Scream (1996)

Director: Wes Craven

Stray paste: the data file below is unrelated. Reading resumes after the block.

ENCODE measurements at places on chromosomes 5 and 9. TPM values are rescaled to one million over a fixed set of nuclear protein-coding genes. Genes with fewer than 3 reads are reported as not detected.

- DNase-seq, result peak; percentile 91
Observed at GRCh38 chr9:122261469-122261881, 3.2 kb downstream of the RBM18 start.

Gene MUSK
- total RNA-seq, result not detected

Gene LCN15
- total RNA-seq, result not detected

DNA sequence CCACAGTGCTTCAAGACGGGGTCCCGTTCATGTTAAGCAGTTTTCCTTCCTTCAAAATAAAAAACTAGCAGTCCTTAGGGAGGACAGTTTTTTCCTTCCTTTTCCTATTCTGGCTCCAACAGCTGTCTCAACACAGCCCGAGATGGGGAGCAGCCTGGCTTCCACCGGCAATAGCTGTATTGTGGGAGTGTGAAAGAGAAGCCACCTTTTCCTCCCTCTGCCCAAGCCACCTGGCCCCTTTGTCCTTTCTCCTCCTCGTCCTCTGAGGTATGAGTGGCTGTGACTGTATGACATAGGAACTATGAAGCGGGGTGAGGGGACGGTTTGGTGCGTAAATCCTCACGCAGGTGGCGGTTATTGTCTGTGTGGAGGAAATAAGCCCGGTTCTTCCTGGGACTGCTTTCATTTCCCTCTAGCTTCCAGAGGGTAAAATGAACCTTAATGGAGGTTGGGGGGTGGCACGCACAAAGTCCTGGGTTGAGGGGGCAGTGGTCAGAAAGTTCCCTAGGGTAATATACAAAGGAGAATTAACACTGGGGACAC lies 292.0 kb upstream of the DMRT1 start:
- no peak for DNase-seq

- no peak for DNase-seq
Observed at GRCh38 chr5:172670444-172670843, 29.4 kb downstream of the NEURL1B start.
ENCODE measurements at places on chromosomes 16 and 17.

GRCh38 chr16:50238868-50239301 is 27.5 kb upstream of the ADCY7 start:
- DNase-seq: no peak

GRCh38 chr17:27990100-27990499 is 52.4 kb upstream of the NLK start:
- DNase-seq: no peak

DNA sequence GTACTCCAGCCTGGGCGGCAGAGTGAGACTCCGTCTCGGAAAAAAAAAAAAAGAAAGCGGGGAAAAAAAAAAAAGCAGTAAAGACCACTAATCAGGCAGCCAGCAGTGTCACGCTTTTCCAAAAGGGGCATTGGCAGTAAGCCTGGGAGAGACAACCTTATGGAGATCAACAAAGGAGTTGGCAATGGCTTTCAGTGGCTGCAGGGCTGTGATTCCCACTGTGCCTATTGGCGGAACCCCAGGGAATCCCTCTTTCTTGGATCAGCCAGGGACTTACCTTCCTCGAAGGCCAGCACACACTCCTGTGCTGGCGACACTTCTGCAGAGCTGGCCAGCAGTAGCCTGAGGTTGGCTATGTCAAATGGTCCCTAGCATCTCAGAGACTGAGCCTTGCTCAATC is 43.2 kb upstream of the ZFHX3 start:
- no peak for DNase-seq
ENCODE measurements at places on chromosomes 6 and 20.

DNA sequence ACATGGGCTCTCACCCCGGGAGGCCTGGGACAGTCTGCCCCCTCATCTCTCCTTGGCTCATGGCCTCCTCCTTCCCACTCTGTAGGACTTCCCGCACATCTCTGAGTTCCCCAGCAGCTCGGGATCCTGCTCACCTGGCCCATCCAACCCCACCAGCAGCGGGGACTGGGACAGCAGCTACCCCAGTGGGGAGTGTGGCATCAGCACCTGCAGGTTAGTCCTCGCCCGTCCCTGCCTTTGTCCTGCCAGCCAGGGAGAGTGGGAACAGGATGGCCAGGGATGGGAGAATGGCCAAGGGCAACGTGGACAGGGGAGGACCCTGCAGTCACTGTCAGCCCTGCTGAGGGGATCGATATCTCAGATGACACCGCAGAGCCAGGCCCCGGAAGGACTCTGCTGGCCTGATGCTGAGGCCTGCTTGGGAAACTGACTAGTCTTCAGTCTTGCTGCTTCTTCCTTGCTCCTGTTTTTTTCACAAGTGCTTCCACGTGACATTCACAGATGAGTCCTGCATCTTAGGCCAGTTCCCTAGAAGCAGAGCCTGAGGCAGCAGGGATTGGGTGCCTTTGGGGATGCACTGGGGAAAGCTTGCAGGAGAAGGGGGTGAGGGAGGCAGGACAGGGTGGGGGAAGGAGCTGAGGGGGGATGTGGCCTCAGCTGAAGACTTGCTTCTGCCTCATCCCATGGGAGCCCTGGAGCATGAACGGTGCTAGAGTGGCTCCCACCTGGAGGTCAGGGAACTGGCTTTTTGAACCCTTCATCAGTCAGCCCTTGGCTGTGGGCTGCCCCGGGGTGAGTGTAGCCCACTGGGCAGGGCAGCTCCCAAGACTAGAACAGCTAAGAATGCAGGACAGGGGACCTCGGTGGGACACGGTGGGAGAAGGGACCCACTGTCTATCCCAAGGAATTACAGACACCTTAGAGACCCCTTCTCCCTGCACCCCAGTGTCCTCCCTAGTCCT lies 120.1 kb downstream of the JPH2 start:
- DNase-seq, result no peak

So the last horror film I reviewed was a film with which Wes Craven reinvigorated a stagnating genre, and, well, here he did it again… SBS2 are running a season of horror films for October, kicking off with this, so I thought I might as well take the opportunity to revisit it. I last saw it when it was newly released in cinemas, early ’97 in Australia, although for the life of me I have no idea any more why. After all, early ’97, I wasn’t really a horror fan as such. Look at the list of films it references according to IMDB; not only had I only seen a handful of the films on that list—in fact there’s quite a number I’ve only fairly recently got acquainted with, or STILL haven’t seen—I don’t think I’d seen an actual slasher film at that point. In other words, my effective introduction to the genre was actually via a parody of it; this is where I learned “the rules” of the game, and it’s probably coloured my limited appreciation of the genre ever since. On the other hand, Wes Craven’s a capable director with a track record in the genre, so the film was probably going to do OK in his hands, and it did; Craven and screenwriter Kevin Williamson turned out a pretty neat horror film that you didn’t really need to be into horror as such to enjoy, because I enjoyed it just fine (and, nearly 18 years after the fact, I’m not sure that having seen more of the films it references actually added much to my enjoyment of it again tonight). Scream was/is much vaunted for its self-awareness, being at some pains to point out the tropes it’s satirising, which could’ve been tiresome in lesser hands but I think Craven keeps on the right side of things for the most part, and it contributes to the black humour running throughout the film, which revels in its own excesses (particularly the musical ones). Unfortunately, in some ways it behaved a little too much like a “proper” slasher film; various production difficulties, a censorship battle with the MPAA who wanted to rate the film NC-17 and only gave it an R after Bob Weinstein told them it was a comedy as much as if not more than a horror film, and, least happily of all, a run of sequels that looks like continuing after number four was unexpectedly a hit…


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